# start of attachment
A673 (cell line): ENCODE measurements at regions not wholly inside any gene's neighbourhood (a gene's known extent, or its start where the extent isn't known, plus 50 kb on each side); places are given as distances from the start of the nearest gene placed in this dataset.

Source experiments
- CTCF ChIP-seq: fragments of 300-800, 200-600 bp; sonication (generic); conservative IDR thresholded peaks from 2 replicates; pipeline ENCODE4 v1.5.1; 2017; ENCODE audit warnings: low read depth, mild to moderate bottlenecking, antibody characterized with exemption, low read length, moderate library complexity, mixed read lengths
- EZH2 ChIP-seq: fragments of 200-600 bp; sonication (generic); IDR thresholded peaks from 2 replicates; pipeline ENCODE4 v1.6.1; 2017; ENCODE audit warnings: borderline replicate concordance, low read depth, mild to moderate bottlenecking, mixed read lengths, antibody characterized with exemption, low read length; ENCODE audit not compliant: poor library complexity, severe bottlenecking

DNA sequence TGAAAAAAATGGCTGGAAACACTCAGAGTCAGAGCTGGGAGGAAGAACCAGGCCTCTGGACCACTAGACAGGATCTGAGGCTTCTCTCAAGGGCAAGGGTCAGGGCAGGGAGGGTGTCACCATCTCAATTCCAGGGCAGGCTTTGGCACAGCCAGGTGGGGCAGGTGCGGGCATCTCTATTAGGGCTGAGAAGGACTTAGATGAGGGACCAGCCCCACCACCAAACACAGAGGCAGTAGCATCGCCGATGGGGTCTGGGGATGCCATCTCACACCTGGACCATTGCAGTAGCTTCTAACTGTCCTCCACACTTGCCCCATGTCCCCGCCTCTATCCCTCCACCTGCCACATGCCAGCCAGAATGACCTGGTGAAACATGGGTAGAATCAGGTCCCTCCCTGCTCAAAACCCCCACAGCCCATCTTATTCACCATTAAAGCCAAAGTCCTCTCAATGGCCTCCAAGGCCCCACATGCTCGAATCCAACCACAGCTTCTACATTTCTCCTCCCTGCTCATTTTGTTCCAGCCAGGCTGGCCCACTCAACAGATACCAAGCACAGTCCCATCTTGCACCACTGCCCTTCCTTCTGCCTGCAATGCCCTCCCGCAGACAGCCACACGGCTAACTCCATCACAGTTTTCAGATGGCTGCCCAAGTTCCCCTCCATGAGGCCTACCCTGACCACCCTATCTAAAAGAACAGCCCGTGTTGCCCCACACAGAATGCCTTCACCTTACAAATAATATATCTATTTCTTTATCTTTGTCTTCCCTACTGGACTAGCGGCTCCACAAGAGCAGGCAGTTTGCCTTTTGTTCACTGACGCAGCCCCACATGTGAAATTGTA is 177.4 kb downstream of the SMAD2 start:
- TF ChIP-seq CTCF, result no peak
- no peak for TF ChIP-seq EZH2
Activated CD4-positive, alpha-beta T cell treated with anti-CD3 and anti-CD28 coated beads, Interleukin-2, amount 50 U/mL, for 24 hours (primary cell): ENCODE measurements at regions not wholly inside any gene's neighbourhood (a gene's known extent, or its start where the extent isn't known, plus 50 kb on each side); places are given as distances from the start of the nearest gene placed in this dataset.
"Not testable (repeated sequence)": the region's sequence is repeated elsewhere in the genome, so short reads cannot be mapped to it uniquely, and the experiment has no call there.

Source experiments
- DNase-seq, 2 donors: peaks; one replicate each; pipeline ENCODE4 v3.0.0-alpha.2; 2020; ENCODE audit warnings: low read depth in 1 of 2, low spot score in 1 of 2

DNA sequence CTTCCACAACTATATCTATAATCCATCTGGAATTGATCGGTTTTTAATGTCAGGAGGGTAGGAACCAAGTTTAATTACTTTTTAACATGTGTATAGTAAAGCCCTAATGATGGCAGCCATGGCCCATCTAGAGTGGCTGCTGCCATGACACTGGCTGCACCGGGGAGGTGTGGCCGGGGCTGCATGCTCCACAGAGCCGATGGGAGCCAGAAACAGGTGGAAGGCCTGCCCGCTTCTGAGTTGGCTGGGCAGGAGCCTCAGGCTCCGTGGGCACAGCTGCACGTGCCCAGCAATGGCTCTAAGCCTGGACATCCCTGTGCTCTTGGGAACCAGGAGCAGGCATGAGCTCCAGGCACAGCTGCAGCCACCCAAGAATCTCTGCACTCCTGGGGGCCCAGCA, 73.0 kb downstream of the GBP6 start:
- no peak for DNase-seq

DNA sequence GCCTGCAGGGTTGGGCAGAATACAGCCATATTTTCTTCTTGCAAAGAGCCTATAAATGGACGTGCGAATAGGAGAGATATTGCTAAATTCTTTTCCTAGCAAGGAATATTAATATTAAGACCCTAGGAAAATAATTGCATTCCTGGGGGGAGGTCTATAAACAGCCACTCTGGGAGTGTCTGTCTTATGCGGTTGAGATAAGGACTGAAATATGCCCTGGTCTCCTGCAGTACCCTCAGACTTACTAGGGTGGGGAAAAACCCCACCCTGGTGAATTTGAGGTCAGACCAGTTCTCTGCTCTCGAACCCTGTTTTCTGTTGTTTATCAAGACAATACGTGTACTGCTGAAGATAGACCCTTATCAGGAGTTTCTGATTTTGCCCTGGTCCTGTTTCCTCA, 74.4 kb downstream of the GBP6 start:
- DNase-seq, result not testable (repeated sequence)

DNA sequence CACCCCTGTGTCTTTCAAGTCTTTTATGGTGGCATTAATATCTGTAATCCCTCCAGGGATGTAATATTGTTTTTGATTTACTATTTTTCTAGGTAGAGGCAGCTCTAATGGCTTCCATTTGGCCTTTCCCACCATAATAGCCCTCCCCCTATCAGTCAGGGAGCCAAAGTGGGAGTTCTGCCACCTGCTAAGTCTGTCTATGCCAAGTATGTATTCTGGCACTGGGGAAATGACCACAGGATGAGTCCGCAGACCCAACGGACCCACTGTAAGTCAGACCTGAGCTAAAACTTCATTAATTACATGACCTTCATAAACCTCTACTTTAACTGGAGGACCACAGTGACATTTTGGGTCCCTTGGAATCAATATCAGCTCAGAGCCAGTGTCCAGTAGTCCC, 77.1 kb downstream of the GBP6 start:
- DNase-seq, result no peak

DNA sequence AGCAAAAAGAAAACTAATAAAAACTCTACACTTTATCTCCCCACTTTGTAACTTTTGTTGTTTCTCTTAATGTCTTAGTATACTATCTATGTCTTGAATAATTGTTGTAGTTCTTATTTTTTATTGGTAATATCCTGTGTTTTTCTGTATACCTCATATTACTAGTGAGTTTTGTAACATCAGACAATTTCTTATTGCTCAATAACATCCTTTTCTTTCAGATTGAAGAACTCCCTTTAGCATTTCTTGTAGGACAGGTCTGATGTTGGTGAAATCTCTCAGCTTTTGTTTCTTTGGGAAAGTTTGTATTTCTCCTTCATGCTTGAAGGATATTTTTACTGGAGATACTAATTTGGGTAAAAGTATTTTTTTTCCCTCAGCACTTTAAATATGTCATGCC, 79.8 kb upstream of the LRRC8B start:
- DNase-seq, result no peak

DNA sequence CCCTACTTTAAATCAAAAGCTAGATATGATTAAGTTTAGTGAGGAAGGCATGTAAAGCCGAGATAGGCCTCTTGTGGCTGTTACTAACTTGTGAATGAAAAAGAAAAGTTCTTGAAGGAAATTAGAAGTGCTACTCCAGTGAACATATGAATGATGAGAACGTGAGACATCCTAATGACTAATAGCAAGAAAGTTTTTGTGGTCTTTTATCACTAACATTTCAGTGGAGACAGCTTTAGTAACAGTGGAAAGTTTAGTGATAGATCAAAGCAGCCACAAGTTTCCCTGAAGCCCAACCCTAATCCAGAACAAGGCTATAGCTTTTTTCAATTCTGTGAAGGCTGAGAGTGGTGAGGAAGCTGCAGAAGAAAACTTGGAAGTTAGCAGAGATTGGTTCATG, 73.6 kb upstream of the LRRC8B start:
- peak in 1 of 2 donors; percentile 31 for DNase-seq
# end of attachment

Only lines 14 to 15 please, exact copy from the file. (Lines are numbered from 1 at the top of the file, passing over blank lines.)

DNA sequence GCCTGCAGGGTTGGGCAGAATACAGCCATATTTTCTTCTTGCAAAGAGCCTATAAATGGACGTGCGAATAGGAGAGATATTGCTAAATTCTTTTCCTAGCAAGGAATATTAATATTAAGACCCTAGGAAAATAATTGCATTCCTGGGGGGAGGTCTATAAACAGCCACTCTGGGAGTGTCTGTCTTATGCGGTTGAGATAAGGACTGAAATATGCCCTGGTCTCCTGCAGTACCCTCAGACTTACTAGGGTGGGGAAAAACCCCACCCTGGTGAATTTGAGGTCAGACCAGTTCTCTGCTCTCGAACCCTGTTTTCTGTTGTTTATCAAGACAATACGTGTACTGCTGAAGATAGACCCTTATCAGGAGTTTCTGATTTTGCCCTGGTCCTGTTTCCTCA, 74.4 kb downstream of the GBP6 start:
- DNase-seq, result not testable (repeated sequence)